“Oh? What kind of surprise, Zelda?”

“You know how you’re always complaining about not having enough money for all the concerts you want to see, like Kittie or Red Hot Chili Peppers?”

“Wait a minute, Zelda. What do you mean, ‘always complaining?’ All I said was that I wish we had a little extra cash so that we could see Bob Dylan.”

“And Ian Moore, , Isis and Ladysmith Black Mambazo.”

“Well, okay. Maybe I was complaining. Anyway, what’s the surprise?”

“I was at the mall, and there was a TV crew taping an episode of the Antique Ticket Road Show.”

“You mean that show where people bring precious heirlooms and trade them in for concert tickets like Tower Of Power or Korn?”


“How exciting!”

“Tell me about it. I saw this one lady trade a 1910, hand-cranked defibrillator for a pair of Alanis Morissette tickets.”


“That’s not all. A man from Tennessee traded a 1892, foot-pedal driven dialysis machine for tickets to see Phish and The Other Ones.”


“And a woman from South Dakota traded Wild Bill Hickock’s spittoon for a pair of Don Henley tickets.”

“That’s amazing!”

“I’ll say. You could still see Wild Bill’s spit crusted around the edges. I’m telling you, Harold, people were trading all sorts of things for concert tickets to see bands like Down and The Strokes, or artists like Paul McCartney, Cher and Prince.”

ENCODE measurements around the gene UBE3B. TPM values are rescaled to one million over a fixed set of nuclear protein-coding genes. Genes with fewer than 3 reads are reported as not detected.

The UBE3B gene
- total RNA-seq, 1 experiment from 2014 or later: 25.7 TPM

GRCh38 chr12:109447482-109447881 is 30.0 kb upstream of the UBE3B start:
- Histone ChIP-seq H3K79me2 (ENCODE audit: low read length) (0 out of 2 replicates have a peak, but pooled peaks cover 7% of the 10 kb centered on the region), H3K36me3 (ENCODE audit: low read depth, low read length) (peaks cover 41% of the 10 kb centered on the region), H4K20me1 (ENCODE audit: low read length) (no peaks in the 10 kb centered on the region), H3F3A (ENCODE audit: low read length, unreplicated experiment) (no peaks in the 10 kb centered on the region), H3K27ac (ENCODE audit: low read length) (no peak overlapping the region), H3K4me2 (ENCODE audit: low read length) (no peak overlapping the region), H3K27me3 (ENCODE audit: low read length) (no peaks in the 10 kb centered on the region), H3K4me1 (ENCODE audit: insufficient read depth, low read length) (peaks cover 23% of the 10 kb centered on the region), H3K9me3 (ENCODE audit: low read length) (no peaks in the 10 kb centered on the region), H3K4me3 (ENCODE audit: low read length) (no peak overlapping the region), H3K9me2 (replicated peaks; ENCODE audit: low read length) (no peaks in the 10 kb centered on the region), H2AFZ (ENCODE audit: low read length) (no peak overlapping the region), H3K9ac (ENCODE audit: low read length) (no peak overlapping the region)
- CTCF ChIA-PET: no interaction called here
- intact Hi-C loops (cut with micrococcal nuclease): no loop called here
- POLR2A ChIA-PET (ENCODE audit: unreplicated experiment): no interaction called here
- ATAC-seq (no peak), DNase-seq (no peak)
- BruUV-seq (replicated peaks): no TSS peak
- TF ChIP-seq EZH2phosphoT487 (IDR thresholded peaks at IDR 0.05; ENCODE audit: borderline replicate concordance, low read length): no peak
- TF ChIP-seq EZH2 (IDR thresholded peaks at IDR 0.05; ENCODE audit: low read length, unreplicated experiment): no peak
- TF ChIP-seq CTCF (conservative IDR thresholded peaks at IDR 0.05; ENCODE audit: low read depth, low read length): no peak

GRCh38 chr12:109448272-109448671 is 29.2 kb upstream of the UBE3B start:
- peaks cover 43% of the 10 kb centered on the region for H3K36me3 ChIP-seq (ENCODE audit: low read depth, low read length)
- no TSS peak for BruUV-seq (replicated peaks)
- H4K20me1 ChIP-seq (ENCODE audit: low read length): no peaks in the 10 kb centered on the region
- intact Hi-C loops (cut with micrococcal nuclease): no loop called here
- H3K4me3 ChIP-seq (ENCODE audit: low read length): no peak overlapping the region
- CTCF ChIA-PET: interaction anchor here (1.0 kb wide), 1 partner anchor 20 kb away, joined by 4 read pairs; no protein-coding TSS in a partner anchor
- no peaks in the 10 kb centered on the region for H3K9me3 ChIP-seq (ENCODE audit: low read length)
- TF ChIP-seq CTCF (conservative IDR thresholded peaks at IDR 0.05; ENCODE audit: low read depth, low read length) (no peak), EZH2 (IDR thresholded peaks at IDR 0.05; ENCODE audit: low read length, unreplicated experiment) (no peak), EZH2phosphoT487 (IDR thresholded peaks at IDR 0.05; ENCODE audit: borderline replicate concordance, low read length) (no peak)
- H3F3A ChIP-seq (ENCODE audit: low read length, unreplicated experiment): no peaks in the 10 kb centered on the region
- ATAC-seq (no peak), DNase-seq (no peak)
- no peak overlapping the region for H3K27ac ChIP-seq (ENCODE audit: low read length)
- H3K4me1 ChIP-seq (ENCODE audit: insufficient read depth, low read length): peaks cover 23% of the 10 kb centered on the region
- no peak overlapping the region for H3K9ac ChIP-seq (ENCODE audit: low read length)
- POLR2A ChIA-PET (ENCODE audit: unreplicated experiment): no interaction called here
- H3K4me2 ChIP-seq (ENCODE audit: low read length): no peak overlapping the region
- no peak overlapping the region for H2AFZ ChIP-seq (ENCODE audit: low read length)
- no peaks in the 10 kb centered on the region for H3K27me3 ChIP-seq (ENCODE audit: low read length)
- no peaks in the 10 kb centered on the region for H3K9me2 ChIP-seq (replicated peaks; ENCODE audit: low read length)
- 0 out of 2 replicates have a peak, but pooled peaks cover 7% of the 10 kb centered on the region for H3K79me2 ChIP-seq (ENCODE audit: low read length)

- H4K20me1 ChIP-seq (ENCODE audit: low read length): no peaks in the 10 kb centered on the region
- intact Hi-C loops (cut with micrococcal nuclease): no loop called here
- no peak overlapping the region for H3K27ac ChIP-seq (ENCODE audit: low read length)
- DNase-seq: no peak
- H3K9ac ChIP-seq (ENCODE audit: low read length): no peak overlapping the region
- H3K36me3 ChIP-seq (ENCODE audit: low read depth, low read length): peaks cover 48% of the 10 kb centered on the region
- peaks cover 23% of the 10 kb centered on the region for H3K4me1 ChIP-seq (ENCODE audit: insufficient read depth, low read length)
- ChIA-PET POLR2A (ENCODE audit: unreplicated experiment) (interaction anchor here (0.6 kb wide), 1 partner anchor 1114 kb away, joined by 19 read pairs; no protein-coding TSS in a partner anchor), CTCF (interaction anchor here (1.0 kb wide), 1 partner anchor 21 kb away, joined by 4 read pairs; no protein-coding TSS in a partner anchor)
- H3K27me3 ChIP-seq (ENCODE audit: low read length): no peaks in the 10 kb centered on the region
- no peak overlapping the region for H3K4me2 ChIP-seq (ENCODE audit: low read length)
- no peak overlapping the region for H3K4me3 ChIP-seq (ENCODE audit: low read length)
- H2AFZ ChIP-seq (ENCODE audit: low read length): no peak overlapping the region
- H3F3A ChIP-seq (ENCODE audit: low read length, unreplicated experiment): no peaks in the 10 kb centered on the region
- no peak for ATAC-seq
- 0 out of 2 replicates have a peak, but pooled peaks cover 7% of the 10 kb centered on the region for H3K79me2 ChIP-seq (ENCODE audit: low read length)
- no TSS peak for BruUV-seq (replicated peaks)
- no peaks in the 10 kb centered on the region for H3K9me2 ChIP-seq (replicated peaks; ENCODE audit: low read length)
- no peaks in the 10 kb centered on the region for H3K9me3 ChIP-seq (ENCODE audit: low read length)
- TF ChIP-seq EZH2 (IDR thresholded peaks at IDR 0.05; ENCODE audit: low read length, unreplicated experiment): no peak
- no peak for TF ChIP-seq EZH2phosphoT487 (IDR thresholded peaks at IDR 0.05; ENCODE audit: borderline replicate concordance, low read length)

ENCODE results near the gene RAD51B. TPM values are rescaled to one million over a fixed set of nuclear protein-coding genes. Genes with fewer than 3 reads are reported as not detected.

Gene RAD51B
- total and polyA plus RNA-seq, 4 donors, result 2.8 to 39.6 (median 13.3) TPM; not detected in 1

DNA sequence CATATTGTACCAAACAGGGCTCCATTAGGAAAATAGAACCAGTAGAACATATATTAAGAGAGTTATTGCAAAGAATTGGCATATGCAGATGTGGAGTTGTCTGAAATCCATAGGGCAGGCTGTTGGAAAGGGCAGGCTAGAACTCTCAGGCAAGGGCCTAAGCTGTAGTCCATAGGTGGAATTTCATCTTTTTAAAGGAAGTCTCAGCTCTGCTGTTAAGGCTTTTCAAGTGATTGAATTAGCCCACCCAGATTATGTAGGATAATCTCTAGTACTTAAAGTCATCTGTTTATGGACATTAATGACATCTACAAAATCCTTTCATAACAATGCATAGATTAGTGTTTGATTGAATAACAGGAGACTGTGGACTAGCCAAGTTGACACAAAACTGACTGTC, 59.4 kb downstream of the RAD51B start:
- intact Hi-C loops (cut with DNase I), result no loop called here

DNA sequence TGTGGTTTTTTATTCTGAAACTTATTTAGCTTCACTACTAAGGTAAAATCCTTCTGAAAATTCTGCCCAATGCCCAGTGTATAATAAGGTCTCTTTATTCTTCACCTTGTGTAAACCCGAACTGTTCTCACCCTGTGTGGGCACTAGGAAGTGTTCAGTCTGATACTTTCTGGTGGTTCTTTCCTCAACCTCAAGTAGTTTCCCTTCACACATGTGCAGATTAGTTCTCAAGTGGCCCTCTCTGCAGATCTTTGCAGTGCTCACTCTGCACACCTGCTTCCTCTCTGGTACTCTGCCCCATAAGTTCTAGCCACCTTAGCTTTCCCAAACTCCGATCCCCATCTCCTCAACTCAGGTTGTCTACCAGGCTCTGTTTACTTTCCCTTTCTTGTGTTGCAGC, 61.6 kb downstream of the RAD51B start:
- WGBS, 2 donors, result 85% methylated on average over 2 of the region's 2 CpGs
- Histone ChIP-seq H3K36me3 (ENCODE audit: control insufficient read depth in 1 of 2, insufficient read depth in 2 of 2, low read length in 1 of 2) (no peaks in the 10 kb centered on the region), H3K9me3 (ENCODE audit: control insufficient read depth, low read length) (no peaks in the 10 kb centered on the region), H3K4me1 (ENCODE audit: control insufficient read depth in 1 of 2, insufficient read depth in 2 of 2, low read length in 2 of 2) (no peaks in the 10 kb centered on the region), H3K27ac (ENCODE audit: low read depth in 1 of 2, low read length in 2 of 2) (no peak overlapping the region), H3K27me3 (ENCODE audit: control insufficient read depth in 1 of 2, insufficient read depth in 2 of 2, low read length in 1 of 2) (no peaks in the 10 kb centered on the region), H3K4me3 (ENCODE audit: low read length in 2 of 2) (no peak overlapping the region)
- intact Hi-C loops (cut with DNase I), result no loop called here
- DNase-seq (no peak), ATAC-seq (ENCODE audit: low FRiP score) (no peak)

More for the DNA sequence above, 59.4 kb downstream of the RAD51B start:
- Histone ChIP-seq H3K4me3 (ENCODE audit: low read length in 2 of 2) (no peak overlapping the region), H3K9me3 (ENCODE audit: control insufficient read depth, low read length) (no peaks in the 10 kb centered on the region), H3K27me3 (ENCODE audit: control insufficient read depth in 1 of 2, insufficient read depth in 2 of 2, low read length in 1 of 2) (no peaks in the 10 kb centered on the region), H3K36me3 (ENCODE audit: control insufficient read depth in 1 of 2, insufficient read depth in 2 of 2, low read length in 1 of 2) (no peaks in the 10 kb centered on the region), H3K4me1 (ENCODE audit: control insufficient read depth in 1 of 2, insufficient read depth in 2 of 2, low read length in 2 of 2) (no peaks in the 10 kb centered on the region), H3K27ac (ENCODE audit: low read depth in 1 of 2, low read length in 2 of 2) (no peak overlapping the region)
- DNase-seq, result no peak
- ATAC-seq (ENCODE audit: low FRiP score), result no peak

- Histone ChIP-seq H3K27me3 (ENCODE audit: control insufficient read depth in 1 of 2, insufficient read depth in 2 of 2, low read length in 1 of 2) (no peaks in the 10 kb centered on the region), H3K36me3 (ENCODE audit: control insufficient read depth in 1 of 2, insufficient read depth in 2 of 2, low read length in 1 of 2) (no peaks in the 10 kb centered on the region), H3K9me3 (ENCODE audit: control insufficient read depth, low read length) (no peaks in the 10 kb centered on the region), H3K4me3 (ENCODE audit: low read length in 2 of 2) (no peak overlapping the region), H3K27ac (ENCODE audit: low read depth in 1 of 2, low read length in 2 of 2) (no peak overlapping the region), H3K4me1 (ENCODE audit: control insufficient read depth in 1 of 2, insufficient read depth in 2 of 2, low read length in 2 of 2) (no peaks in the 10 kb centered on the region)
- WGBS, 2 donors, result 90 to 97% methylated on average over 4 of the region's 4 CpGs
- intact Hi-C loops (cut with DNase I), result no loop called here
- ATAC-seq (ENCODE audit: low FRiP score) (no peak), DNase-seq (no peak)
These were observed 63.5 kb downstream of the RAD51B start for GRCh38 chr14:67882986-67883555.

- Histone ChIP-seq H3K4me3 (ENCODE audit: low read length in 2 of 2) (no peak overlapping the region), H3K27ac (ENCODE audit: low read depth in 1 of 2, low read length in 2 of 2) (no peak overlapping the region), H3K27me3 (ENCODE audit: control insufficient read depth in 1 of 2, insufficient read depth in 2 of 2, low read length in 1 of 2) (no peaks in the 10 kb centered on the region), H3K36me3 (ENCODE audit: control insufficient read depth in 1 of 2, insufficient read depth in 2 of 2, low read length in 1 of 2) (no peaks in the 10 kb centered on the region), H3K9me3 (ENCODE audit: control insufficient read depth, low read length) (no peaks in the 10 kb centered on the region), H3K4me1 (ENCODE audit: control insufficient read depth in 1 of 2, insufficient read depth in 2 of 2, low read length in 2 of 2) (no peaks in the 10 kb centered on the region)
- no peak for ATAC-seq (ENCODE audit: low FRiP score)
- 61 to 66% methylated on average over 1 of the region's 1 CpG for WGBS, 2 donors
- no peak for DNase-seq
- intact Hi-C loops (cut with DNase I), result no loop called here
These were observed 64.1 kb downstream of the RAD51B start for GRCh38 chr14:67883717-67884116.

“Wait a minute. Didn’t you say you had a surprise for me?”

“I sure did. When I saw all those people trading their family heirlooms for concert tickets to see Yes and Tool, I rushed right home and gathered up all that old stuff you had packed away in the garage. I hope you don’t mind.”

“No, I don’t… Hold on a sec. What ‘old stuff.'”

“Oh, nothing important. For instance, there was that old Superman comic book that you never read.”

“But that was a first edition.”

“And then there was that Picasso sitting in the corner gathering dust.”

“The Picasso? But, Zelda, it wasn’t gathering dust. I was just waiting until I found the perfect frame for it before I hung it in the rec room.”

“Whatever. Plus, there was that copy of the Gettysburg Address signed by Abe Lincoln, Alexander Graham Bell’s first telephone and Ted Williams’ baseball bat. Luckily it thawed during the drive back to the mall. Anyway, I threw everything into a box and look what it got me.”

“Uh? First row seats for The Rolling Stones at the ?”

“That’s right. Do I know how to trade, or do I know how to trade?”

“But, Zelda, all that stuff in the garage was priceless. Do you mean to say that you exchanged everything, including my original copy of the Declaration of Independence and Lizzie Grubman’s Driver’s Ed. certificate, in an even trade for a couple of Stones tickets?”

“Oh, don’t be silly, Harold, I didn’t exchange all those rare collectibles for tickets to see The Stones.”

“Whew! For a moment you really had me worried, Zelda.”

“I had to throw in $25 to cover the difference.”